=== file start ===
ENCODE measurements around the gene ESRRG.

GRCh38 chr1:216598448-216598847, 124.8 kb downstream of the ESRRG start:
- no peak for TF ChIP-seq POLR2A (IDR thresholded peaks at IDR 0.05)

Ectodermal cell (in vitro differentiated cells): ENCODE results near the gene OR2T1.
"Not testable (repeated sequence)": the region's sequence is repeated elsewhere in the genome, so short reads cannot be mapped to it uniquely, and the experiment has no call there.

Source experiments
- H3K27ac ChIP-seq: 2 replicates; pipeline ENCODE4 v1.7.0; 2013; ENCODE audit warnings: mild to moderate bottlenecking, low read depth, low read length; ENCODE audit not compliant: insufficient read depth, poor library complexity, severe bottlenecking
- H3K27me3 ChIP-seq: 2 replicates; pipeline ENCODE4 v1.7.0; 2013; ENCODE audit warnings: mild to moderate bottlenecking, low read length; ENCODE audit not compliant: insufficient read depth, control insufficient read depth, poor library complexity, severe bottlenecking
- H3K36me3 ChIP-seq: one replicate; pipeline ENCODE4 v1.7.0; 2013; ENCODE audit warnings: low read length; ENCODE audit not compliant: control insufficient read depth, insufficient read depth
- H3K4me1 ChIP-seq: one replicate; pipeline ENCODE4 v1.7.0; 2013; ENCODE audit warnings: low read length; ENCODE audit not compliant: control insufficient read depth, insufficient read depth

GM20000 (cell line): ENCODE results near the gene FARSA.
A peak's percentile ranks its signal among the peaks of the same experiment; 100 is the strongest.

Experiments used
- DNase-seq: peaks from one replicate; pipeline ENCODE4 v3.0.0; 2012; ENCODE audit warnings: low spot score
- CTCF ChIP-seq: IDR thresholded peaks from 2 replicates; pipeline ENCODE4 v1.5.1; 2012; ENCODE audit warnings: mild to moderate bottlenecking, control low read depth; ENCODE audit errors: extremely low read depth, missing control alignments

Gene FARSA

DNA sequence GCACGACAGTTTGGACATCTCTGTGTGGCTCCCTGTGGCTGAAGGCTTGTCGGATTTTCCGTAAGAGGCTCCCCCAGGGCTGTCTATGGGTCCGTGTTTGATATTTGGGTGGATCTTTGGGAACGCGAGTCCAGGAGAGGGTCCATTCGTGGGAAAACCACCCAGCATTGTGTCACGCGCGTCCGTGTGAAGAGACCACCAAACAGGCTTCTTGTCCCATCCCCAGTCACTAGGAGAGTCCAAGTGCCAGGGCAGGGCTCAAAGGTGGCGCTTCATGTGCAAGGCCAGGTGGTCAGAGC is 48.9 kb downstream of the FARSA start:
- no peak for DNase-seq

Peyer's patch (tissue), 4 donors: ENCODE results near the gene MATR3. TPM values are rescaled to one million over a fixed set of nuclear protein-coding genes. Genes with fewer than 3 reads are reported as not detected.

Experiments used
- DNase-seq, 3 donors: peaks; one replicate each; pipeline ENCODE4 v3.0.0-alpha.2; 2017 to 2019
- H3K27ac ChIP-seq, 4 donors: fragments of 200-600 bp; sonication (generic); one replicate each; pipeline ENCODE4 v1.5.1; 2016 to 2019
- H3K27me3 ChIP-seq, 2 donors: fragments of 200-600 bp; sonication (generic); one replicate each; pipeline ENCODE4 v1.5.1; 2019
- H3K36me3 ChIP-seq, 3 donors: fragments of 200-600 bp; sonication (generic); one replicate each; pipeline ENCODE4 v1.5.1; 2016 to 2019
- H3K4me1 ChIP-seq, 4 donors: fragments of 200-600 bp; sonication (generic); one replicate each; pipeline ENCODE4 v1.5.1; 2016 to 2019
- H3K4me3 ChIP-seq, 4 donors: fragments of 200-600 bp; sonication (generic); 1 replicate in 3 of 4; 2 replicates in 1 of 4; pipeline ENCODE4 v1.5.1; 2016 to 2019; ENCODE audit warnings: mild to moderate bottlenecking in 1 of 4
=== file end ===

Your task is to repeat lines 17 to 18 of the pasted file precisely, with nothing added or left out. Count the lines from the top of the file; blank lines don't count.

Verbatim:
DNA sequence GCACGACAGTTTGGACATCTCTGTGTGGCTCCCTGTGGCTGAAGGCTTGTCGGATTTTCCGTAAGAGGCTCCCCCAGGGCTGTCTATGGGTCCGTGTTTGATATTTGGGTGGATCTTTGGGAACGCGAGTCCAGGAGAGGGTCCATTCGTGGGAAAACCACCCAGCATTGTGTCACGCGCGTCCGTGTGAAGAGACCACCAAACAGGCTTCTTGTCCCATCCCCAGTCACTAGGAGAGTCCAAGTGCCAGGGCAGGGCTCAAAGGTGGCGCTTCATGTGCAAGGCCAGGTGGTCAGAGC is 48.9 kb downstream of the FARSA start:
- no peak for DNase-seq